From spotlight - Autumn 2018 - a leader isn't who you think it is
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Well, apparently not.
On attending a leadership course recently, I was struck by an extract from Stephen Covey's book, The seven habits of highly effective people: 'Management is efficiency in climbing the ladder of success; leadership is about determining whether the ladder is leaning against the right wall.' (1)On reflection, I realised that I was definitely more concerned with the former. Now that's no bad thing. We certainly need people who are skilled and effective in managing people, resources and services; it's what keeps everything ticking along. But we need leaders to transform our workplace and our world and make it a better place. So, who is and what makes a leader?
Google 'leadership' or 'what makes an effective leader?' and you will get hundreds of pages of suggestions, tips and opinions. Experts like Peter Guy Northouse, list traits such as intelligence, self-confidence, determination, integrity and sociability as essential for any successful leader. (2)
Now that's all good and well for people who have the rare Myers Briggs personality trait (3) of being introverted, intuitive, and who make decisions based on feelings and judgments, (also known as INFJs) qualities associated with legends like Martin Luther King and Mother Theresa, but what about the rest of us? Are we not capable of being leaders too?
Others, like Sandra Larson claim 'An effective leader is a person with a passion for a cause that is larger than they are. Someone with a dream and a vision that will better society, or at least, some portion of it.' (4) I find her definition inspiring. But it's also fairly daunting. It immediately conjures up images of revolutionaries like Nelson Mandela and people who had massive agendas. But what if I'm not a visionary? What if I only see the 'smaller' issues that need changing. Does that not make me a leader?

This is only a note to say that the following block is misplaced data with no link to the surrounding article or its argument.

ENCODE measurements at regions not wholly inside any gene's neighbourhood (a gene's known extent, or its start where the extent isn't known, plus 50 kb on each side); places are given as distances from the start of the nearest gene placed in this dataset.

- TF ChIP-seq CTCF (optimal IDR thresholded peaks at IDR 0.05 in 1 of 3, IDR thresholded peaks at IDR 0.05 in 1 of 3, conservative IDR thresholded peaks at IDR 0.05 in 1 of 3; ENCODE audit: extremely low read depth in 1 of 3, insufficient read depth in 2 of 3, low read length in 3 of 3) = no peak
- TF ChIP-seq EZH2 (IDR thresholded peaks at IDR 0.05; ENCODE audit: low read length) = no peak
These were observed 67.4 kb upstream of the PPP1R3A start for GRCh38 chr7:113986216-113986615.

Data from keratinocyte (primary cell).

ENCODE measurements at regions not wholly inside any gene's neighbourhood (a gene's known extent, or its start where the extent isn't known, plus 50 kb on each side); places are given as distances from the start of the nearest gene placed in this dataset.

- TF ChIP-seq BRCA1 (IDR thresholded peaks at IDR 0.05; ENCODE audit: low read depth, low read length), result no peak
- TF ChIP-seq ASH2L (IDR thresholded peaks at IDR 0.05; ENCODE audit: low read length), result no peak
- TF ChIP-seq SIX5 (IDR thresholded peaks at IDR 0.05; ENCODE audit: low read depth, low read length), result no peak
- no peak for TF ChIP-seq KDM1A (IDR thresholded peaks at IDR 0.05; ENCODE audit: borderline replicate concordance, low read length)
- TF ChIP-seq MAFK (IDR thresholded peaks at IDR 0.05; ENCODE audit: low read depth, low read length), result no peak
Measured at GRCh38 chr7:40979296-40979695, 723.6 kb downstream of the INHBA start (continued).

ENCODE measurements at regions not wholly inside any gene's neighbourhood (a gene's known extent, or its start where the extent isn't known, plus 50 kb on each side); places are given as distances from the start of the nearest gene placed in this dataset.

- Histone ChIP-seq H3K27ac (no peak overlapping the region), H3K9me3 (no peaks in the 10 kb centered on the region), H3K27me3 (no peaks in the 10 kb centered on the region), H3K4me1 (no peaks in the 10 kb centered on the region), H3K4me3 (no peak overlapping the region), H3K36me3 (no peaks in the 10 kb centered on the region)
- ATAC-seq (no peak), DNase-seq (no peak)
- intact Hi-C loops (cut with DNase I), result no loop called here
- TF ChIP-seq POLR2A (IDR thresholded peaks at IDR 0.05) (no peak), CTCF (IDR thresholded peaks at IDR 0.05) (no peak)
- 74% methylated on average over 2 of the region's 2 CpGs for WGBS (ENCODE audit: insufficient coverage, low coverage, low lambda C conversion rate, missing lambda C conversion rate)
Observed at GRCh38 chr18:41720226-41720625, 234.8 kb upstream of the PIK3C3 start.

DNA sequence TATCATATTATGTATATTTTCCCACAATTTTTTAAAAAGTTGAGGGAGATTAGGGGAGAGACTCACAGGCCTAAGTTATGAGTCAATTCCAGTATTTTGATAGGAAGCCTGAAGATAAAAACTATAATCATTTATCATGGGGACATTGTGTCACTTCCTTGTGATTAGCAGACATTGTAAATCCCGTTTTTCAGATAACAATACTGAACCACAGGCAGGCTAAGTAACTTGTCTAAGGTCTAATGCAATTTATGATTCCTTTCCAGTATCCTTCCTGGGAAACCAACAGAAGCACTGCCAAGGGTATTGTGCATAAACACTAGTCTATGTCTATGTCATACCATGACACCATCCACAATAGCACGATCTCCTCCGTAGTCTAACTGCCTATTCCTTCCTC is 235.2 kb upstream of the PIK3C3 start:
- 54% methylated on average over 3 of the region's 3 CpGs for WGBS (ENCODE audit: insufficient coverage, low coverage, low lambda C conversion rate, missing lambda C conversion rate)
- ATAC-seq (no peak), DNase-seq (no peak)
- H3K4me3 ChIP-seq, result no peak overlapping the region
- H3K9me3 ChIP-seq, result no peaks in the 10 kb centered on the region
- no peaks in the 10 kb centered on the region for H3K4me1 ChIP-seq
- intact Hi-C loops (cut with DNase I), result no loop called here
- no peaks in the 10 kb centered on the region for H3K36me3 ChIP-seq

When I look at examples of leadership from the Bible, what strikes me most is that many, if not all, of God's chosen leaders were imperfect and vulnerable individuals who showed extraordinary faith, rather than listed traits we associate with a leadership role. David, the small shepherd boy who fought against the mighty giant Goliath is an obvious example. To lead not only demands faith in the mission and end goal, but also requires a little self-confidence in knowing that we are the right person for the job. Take Moses; sure, he eventually led the Israelites away from slavery in Egypt to freedom, but only after God had dismissed his many excuses and insisted it be him who led his people. It's easy to forget that God knows us better than we know ourselves. Even when we screw up like Peter, who denied Jesus three times, God is gracious and still equips us to lead his people.
It's all too easy to give leadership roles to those with the loudest voice, those who are bossy and/or control-freaks and have what society considers 'leadership qualities'. But are they leaders? Are they able to ensure 'the ladder is leaning up against the right wall'? As the Bible illustrates, leaders aren't necessarily who we think they are. Their physical size, years of experience and personality traits are no barrier to a God-given mission. We can be used in the most unexpected and incredible ways; we just have to be willing to put our trust in God when he calls.
Kate Walker works as a practice nurse in north London.